Michael Pascoe: $4.5 billion says stop political mates funding Big Sport

The AFL broadcast rights deal speaks volumes about the need for Big Sport to stand alone, Michael Pascoe writes.

The AFL broadcast rights deal speaks volumes about the need for Big Sport to stand alone, Michael Pascoe writes. Photo: TND

There is an unease abroad about the Morrison government gifting $18 million to the Governor-General’s pet charity before said charity seemed to be anything more than an idea, leading to a suspicion of “who you know” being what you need to grab millions of taxpayers’ dollars.

Such is the unease that four parliamentarians have moved to disallow the grant to the Governor-General’s Australian Future Leaders Foundation.

There are certainly oddities about the AFLF and the role of relationships in obtaining public money – but it’s relatively small beer and not nearly as odd as the “who you know” and political favouritism that goes into throwing much larger amounts at big businesses in plain sight.

On Tuesday, the AFL should have blown full time on dodgy grants by mates for mates in Big Sport – businesses as profitable and undeserving as any when it comes to government largesse.

No need for handouts

Courtesy of $4.5 billion for broadcast rights – and never mind all its other sponsorship deals – the AFL declared it has zero need for federal or state government cash.

Underwritten by the broadcast deal, the AFL will be a billion-dollar business next year. It had revenue nudging $800 million in 2019 – its last “normal” season for which final figures are available.

The particular nature of AFL – a parochial game with negligible external competition for its talent – means its key costs are a matter of how much it wants to spend.

The $230 million paid to players in 2019 and the more that they will be paid this year are discretionary amounts – AFL players can’t really take their ball and go elsewhere.

The average AFL player wage of $389,000 this year doesn’t translate outside AFL.

(It is the nature of big professional sports that player payments end up grabbing most of the available spare cash, but with the restraint of trade over players that the AFL employs via the salary cap, the company at the top can retain control.)

Over the past five seasons, the AFL managed to boost its retained earnings by $175 million and never mind COVID’s impact.

Well connected

By any measure, it is a big business – so why do politicians fall over themselves to donate money to this particular big business?

The only rational answer is politics – mates, connections, buying votes. It’s not about sport for sport’s sake, spare me the nonsense claims of it being to encourage the kiddies to get fit, it’s about favours for the well connected and nobody is better connected than Big Sport, with the possible exception of Big Gambling.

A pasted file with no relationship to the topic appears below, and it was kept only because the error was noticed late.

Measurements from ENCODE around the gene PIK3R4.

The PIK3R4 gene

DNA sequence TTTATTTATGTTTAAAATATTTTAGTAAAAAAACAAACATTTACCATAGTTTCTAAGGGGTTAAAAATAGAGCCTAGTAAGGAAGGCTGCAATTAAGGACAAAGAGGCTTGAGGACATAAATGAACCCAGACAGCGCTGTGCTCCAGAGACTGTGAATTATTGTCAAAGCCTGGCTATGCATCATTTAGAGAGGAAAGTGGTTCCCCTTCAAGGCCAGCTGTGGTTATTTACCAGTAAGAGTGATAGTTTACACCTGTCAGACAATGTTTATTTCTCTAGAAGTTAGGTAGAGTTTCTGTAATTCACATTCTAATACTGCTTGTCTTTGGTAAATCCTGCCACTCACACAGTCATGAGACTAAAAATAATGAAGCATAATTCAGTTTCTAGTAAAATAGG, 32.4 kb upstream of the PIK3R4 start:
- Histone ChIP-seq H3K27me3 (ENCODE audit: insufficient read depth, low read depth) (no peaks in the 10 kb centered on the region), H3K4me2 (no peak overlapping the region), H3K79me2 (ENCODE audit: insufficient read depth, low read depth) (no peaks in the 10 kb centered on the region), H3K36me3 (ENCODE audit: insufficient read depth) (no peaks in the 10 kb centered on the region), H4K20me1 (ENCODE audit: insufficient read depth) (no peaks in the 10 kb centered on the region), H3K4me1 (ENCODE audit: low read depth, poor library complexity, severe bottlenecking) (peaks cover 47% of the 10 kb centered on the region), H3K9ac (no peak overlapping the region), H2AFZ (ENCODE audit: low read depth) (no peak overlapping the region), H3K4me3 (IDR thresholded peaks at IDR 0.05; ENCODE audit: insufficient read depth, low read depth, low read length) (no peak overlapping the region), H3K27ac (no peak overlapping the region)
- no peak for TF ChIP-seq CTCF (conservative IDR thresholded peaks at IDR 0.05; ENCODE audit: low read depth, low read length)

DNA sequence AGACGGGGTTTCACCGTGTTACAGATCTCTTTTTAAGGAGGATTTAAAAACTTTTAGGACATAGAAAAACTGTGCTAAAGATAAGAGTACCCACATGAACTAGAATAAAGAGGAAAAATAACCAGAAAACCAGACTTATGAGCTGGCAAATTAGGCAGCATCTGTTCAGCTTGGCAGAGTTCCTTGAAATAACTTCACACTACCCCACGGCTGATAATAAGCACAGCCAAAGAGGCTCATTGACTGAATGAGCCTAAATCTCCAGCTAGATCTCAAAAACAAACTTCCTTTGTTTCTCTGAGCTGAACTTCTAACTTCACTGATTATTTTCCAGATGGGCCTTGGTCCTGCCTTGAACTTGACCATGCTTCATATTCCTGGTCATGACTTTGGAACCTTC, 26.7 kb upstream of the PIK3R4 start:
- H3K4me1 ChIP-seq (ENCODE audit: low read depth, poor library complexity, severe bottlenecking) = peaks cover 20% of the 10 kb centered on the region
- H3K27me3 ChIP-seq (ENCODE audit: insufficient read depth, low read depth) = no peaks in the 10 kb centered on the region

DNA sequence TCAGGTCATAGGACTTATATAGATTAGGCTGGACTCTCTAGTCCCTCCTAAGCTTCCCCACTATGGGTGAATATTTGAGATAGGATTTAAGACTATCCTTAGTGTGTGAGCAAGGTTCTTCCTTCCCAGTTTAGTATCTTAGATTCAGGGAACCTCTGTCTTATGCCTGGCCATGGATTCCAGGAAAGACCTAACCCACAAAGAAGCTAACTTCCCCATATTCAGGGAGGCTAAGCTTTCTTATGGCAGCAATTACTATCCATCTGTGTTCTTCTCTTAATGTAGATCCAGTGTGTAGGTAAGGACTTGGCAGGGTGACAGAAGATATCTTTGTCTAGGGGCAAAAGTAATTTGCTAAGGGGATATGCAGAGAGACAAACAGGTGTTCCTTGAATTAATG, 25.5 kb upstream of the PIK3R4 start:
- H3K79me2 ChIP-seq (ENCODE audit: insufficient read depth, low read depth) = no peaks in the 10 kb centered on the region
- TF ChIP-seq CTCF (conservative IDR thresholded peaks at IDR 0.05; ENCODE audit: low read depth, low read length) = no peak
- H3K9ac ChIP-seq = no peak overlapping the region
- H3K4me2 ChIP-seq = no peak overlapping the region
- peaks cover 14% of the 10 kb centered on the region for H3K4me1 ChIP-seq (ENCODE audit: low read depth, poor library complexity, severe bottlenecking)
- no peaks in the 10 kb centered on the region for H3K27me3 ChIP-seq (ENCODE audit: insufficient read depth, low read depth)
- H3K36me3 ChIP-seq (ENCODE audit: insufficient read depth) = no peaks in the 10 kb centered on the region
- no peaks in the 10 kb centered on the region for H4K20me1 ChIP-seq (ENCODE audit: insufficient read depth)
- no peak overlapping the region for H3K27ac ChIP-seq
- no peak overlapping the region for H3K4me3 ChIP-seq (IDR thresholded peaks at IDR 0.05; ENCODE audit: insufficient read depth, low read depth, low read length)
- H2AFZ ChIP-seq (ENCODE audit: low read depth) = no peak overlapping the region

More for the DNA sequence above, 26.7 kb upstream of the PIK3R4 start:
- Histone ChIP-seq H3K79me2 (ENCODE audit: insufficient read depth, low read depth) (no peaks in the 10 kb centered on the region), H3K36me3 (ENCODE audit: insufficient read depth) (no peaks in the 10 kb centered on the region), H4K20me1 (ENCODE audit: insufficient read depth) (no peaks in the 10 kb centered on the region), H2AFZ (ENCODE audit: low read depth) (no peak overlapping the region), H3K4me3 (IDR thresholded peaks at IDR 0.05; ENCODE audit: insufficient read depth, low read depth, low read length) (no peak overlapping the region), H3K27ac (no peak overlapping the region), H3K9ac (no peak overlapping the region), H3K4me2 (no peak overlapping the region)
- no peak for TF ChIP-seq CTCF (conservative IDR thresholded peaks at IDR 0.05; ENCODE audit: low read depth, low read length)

In the AFL’s case, $10 million for the West Coast Eagles (“Australia’s most profitable sports club” according to the Australian Financial Review), $15 million for Collingwood, $15 million for the Sydney Swans … the federal money starts to add up. And then there’s the state government largesse and if you do it for those clubs what about…

If any AFL fans are still reading by this stage, there will be gnashing of teeth and claims of anti-Aussie Rules bias by this admitted rugby fan, but AFL only gets top billing by the size of its self-congratulations and timeliness of the broadcasting deal.

Political football

Rugby league’s NRL is equally undeserving. For example, the Queensland and federal governments donating millions to the Murdoch-controlled public company that is the Broncos is simply obscene.

Ditto the games the NRL has been playing with the NSW government over stadiums (stadia for the Latin speakers) and the grand final.

I don’t remember the NRL Party actually standing at the last election, but it is capable of behaving as if it won.

And, yes, even the claims of poor little rugby union (at least a genuinely international sport) on the taxpayer are dubious.

At the professional level, if you claim to be professional, be professional. Cut your cloth to fit – as sport does at the community level where it overwhelming funds itself.

If governments genuinely cared about youth involvement and fit, well-socialised kiddies, instead of buying photo opportunities and invitations to the corporate box with Big Sport, it should concentrate on making children’s sport more affordable.

For example, it would be a simple matter for government to take over the cost of insuring children’s sport – all sports, no code or gender discrimination involved.

And ban the professional levels of sport extorting money from the grass roots, making the parents of the boys and girls running around the park on a Saturday subsidise the six-figure salaries of the professional players and seven-figure salaries of executives.

But it won’t happen. Big Sport is too well connected, too strong a lobby, up there with the pubs and clubs poker machine industry in its hold over politicians and increasingly in bed with the gambling industry for that ends.

Instead, at the community level, the volunteers who do it for the love of their game and their children will soldier on, exploited (like the taxpayer) for their dedication.

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